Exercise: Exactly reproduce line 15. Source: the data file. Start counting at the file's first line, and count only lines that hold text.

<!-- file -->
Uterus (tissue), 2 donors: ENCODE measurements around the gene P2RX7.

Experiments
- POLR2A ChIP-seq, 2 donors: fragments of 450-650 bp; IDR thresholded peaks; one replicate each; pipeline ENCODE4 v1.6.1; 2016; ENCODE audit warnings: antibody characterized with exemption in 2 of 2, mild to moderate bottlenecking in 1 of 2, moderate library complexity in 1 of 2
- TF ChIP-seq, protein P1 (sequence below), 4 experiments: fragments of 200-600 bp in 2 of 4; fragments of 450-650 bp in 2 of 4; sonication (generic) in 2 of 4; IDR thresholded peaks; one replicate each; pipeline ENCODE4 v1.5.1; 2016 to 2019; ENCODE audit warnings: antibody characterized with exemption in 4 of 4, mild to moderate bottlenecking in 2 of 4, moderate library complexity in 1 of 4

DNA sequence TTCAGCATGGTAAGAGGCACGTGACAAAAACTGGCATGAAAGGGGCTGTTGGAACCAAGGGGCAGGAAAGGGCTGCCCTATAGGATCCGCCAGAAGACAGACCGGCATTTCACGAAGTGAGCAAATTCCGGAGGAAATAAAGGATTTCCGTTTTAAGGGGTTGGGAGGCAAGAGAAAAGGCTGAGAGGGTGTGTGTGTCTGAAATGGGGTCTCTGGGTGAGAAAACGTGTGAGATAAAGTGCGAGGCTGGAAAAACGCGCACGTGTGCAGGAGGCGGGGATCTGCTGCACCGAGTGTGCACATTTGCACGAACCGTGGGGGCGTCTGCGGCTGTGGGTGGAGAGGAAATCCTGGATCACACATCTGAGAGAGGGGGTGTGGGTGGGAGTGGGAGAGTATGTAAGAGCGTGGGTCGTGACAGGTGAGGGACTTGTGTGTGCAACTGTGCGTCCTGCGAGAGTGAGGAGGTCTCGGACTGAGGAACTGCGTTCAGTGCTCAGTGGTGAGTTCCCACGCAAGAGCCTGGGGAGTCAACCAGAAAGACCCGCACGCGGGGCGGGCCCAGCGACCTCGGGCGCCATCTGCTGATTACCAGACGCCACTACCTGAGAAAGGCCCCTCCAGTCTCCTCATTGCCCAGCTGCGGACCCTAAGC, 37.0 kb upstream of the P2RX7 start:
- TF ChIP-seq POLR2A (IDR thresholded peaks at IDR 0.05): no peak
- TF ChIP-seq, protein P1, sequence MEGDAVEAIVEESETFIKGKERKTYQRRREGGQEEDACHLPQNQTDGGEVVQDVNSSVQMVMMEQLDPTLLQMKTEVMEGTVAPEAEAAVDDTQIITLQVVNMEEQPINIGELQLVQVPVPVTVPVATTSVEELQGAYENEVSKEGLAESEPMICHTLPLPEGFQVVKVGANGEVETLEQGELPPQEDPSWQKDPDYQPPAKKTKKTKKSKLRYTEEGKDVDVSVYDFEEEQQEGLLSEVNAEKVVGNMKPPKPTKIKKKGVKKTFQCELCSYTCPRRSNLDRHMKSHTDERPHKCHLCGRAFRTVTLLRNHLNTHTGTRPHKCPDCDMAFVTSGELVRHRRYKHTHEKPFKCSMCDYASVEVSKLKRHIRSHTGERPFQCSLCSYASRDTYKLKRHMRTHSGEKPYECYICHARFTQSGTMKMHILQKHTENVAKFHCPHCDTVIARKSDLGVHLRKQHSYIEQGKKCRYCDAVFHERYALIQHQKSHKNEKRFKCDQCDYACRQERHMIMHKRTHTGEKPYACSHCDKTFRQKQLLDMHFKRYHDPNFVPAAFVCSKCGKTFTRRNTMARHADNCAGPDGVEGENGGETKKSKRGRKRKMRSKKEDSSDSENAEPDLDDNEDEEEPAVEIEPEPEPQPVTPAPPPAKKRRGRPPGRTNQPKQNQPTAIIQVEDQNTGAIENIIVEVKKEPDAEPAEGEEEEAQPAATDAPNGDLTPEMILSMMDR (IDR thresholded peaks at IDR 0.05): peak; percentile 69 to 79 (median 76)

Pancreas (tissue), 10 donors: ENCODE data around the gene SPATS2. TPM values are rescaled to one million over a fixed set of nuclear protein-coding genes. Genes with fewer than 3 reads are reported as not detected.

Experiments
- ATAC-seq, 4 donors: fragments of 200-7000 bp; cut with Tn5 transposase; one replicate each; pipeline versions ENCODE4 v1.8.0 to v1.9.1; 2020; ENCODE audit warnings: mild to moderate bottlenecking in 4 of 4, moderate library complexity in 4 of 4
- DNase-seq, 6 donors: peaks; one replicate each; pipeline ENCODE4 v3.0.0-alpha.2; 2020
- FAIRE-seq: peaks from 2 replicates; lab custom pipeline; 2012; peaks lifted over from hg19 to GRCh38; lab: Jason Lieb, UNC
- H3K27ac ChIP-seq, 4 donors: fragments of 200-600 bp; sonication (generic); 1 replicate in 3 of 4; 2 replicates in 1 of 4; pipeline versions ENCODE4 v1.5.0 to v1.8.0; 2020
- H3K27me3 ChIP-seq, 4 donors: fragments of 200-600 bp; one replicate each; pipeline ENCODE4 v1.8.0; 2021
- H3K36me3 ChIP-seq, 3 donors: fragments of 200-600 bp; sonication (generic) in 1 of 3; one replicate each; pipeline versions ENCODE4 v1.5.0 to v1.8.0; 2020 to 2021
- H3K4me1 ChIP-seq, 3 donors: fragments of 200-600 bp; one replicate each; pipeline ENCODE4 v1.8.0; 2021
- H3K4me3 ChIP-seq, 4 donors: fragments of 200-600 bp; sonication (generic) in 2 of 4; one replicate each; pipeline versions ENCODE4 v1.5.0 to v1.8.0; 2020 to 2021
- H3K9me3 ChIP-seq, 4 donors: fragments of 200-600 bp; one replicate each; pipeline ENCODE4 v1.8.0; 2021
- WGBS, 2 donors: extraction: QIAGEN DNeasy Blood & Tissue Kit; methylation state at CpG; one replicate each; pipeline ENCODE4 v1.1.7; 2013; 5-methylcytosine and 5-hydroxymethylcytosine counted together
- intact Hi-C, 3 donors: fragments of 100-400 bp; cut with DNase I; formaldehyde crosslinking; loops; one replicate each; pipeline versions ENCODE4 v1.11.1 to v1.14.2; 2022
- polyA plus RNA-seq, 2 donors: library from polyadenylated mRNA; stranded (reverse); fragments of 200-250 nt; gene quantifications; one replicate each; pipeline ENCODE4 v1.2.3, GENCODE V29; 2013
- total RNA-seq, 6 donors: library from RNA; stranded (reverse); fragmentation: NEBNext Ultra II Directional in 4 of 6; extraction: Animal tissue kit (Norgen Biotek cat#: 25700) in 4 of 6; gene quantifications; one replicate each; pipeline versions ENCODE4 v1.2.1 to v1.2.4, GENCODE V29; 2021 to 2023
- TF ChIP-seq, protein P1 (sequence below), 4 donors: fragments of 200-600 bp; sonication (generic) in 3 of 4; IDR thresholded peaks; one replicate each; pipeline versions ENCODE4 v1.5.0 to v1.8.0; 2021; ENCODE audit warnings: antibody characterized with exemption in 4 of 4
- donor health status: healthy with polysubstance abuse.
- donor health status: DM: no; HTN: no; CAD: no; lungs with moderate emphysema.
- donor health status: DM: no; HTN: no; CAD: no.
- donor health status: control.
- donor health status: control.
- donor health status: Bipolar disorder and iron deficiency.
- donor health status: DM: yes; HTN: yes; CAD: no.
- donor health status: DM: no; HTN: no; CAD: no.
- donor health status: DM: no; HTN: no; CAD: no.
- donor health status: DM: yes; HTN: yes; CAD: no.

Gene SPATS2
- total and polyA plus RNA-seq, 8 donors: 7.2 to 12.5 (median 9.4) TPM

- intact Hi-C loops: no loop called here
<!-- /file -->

- H3K36me3 ChIP-seq, 3 donors: fragments of 200-600 bp; sonication (generic) in 1 of 3; one replicate each; pipeline versions ENCODE4 v1.5.0 to v1.8.0; 2020 to 2021